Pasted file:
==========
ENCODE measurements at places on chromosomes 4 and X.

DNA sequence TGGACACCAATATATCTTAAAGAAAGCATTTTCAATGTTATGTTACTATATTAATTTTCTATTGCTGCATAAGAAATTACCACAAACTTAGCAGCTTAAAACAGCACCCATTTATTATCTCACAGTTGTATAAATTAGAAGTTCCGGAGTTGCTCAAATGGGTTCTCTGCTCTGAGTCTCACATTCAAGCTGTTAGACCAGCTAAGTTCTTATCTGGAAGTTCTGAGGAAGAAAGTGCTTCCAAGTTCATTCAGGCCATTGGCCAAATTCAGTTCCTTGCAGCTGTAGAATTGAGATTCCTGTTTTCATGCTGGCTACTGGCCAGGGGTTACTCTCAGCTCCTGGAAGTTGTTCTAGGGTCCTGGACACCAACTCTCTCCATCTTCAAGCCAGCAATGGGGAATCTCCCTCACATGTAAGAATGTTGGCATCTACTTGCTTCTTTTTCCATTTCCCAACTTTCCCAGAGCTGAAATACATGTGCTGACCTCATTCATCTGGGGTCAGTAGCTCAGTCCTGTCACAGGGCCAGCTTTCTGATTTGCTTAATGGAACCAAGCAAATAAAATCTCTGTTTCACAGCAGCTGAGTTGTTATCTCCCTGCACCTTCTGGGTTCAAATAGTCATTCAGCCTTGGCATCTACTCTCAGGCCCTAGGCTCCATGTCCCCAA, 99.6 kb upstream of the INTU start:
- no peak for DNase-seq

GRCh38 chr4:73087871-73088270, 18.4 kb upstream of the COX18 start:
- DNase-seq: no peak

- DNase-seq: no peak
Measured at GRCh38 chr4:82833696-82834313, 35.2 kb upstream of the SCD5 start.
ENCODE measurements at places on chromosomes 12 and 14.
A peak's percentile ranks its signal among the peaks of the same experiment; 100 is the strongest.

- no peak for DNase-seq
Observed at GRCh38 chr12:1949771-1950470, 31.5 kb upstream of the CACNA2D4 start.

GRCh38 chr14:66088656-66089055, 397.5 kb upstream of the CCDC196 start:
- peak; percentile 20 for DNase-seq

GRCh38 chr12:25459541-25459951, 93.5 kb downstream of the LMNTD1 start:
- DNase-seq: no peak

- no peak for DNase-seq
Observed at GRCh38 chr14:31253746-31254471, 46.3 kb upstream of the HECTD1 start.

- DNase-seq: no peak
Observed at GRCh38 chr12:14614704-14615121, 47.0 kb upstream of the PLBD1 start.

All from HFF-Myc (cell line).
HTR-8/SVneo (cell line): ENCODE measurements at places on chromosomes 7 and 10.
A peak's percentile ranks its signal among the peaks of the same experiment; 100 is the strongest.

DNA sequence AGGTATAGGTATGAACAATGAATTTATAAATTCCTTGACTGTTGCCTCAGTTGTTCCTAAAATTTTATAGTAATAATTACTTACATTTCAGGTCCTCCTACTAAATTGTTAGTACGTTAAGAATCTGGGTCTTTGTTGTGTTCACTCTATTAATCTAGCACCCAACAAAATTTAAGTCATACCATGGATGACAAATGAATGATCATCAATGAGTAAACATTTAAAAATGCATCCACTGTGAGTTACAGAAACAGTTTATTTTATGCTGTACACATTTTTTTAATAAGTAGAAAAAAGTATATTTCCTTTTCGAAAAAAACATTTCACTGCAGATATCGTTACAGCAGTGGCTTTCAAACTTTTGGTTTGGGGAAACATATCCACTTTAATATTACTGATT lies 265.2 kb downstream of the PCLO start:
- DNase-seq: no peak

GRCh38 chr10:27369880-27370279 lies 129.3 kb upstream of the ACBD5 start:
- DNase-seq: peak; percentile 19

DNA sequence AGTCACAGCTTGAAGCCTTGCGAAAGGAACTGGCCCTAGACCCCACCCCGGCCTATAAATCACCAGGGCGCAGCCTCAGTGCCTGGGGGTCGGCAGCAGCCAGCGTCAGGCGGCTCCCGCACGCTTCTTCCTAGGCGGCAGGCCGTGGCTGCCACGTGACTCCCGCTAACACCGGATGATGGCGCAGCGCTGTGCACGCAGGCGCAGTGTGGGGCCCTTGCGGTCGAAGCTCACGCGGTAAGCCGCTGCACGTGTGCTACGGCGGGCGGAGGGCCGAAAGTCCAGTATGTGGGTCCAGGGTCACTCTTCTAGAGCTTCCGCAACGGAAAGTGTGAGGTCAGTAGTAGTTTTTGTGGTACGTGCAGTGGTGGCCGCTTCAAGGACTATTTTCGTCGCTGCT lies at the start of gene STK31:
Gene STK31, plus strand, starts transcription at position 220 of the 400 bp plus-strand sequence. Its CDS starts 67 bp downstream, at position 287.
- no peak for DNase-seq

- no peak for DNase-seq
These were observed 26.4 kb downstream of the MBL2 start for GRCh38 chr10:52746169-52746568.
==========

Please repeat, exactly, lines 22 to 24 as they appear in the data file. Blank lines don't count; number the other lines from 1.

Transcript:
A peak's percentile ranks its signal among the peaks of the same experiment; 100 is the strongest.

DNA sequence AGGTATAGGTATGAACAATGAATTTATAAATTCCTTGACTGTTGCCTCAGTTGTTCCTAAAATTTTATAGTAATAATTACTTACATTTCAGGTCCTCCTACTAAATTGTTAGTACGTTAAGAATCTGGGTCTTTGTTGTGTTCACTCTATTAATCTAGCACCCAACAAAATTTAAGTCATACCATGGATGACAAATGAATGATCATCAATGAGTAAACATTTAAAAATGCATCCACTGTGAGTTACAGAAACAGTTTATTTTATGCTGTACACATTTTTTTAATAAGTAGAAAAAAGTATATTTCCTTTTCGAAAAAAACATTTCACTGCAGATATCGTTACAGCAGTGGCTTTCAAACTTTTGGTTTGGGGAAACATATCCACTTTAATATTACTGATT lies 265.2 kb downstream of the PCLO start:
- DNase-seq: no peak